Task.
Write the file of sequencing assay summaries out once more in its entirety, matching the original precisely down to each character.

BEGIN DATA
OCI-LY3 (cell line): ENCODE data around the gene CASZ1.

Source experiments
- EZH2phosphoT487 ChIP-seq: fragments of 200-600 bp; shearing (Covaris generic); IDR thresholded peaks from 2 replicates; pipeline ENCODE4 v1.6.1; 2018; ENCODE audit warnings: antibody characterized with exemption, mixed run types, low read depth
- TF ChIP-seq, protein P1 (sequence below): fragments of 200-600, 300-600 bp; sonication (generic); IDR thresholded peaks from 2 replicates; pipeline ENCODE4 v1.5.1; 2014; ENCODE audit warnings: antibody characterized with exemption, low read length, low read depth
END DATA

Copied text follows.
OCI-LY3 (cell line): ENCODE data around the gene CASZ1.

Source experiments
- EZH2phosphoT487 ChIP-seq: fragments of 200-600 bp; shearing (Covaris generic); IDR thresholded peaks from 2 replicates; pipeline ENCODE4 v1.6.1; 2018; ENCODE audit warnings: antibody characterized with exemption, mixed run types, low read depth
- TF ChIP-seq, protein P1 (sequence below): fragments of 200-600, 300-600 bp; sonication (generic); IDR thresholded peaks from 2 replicates; pipeline ENCODE4 v1.5.1; 2014; ENCODE audit warnings: antibody characterized with exemption, low read length, low read depth